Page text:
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2 Maccabees and The Canon of Scripture

In this post I am going to raise the question of whether Roman Catholics should consider 2 Maccabees as inspired scripture, and therefore a part of the Old Testament canon. I base this on the following section, which mentions Judas Maccabees offering sacrifices and prayers for Jewish soldiers who were killed in the battle against the army of Antiochus Epiphanes IV:

 Expiation for the Dead. Judas rallied his army and went to the city of Adullam. As the seventh day was approaching, they purified themselves according to custom and kept the sabbath there. On the following day, since the task had now become urgent, Judas and his companions went to gather up the bodies of the fallen and bury them with their kindred in their ancestral tombs. But under the tunic of each of the dead they found amulets sacred to the idols of Jamnia, which the law forbids the Jews to wear. So it was clear to all that this was why these men had fallen. They all therefore praised the ways of the Lord, the just judge who brings to light the things that are hidden. [g]Turning to supplication, they prayed that the sinful deed might be fully blotted out. The noble Judas exhorted the people to keep themselves free from sin, for they had seen with their own eyes what had happened because of the sin of those who had fallen. He then took up a collection among all his soldiers, amounting to two thousand silver drachmas, which he sent to Jerusalem to provide for an expiatory sacrifice. In doing this he acted in a very excellent and noble way, inasmuch as he had the resurrection in mind; for if he were not expecting the fallen to rise again, it would have been superfluous and foolish to pray for the dead. But if he did this with a view to the splendid reward that awaits those who had gone to rest in godliness, it was a holy and pious thought. Thus he made atonement for the dead that they might be absolved from their sin.” 2 Maccabees 12:39-46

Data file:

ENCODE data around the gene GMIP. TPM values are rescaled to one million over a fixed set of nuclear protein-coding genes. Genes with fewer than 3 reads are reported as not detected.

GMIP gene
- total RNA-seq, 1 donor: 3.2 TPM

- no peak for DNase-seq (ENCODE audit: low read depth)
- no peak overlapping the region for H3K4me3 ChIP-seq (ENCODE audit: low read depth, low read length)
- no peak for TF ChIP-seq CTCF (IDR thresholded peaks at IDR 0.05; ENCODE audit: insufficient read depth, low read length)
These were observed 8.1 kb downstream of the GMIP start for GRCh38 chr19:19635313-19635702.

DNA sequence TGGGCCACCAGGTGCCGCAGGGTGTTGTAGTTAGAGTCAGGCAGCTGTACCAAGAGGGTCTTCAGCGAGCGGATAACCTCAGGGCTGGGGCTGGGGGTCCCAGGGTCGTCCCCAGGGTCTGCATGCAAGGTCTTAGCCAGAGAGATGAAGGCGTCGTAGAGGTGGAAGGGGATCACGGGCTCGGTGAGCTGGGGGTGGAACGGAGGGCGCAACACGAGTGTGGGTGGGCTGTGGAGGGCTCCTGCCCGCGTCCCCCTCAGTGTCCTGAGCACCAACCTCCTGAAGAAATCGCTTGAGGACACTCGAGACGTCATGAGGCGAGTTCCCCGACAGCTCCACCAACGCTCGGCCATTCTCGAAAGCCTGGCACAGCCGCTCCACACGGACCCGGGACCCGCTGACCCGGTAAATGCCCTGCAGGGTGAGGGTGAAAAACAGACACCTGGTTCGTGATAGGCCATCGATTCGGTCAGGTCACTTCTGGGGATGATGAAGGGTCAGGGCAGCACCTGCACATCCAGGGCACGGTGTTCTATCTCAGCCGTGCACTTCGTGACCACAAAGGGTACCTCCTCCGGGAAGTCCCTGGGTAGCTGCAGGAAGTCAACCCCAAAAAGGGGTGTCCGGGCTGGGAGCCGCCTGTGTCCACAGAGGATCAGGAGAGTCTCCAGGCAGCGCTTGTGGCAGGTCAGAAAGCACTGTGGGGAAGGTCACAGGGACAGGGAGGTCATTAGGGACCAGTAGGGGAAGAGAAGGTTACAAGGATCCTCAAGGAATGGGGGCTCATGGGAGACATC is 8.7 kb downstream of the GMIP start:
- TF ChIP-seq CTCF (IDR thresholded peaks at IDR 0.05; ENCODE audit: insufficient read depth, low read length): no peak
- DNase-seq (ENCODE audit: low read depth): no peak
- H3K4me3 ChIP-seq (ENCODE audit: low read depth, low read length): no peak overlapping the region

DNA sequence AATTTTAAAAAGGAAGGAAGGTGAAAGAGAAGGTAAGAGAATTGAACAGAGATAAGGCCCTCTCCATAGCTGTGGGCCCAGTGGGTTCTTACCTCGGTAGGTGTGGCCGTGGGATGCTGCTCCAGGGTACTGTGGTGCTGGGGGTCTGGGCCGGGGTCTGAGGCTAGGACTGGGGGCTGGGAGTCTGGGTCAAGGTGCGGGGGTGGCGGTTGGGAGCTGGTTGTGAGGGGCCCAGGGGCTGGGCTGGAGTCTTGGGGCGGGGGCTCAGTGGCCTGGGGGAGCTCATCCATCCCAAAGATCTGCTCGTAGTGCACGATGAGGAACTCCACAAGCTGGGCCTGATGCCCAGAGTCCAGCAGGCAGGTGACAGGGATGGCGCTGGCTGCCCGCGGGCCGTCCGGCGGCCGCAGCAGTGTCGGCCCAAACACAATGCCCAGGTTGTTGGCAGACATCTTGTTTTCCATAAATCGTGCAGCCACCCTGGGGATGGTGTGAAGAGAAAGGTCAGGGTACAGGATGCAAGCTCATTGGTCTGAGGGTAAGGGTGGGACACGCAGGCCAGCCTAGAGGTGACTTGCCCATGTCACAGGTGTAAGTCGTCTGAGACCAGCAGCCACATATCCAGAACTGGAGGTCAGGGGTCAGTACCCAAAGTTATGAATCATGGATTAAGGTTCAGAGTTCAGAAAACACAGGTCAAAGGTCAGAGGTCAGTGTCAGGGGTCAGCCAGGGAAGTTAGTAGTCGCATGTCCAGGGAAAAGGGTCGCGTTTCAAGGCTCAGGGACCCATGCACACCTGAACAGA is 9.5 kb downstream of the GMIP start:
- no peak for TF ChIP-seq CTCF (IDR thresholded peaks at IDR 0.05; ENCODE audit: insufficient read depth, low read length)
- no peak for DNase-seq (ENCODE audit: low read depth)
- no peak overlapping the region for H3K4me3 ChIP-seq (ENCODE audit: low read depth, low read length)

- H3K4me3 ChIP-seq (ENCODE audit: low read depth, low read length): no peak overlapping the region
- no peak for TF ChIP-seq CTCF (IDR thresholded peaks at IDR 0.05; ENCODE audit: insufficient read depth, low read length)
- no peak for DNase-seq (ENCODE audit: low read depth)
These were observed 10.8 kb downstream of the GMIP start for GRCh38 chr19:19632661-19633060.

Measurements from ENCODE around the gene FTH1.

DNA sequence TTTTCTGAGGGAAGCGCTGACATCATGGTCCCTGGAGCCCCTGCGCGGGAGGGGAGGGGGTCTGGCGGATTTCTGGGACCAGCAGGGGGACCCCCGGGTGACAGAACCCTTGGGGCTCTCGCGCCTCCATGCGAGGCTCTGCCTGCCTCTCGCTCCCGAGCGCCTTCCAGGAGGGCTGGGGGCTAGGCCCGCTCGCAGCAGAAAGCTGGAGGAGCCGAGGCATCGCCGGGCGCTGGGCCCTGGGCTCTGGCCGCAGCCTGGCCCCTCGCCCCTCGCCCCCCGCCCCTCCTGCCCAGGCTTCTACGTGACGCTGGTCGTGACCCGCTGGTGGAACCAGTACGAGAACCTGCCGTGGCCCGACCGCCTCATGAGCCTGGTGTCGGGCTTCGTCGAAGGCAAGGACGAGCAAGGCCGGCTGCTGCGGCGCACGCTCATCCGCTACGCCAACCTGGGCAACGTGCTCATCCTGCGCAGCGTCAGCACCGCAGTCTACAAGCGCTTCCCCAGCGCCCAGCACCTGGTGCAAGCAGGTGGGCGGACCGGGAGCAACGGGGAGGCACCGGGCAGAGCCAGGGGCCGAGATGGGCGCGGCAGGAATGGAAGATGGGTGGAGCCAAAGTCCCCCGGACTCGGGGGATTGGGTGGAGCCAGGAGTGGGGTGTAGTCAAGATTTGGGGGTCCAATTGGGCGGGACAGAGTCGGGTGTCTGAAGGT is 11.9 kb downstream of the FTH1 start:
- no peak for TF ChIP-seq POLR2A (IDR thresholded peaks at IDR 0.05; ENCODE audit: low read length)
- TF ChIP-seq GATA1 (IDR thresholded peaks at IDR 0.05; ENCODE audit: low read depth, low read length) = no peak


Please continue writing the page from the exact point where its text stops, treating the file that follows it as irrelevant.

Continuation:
12:42–45 This is the earliest statement of the doctrine that prayers (v. 42) and sacrifices (v. 43) for the dead are efficacious. Judas probably intended his purification offering to ward off punishment from the living. The author, however, uses the story to demonstrate belief in the resurrection of the just (7:9142336), and in the possibility of expiation for the sins of otherwise good people who have died. This belief is similar to, but not quite the same as, the Catholic doctrine of purgatory. (New American Bible Revised Edition [NABRE]; italicized and underline emphasis mine)

As the footnote suggests, this passage is taken to be pre-Christian evidence that certain (most, many?) Jews believed that prayers and sacrifices could be offered to God for the dead to expiate/atone for sins committed while they were still alive.

However, this text raises certain problems for Roman Catholics since the passage emphatically teaches that the reason these Jewish soldiers were killed is that God had punished them for wearing amulets of the idols of Jamnia, which the Law of Moses expressly condemned.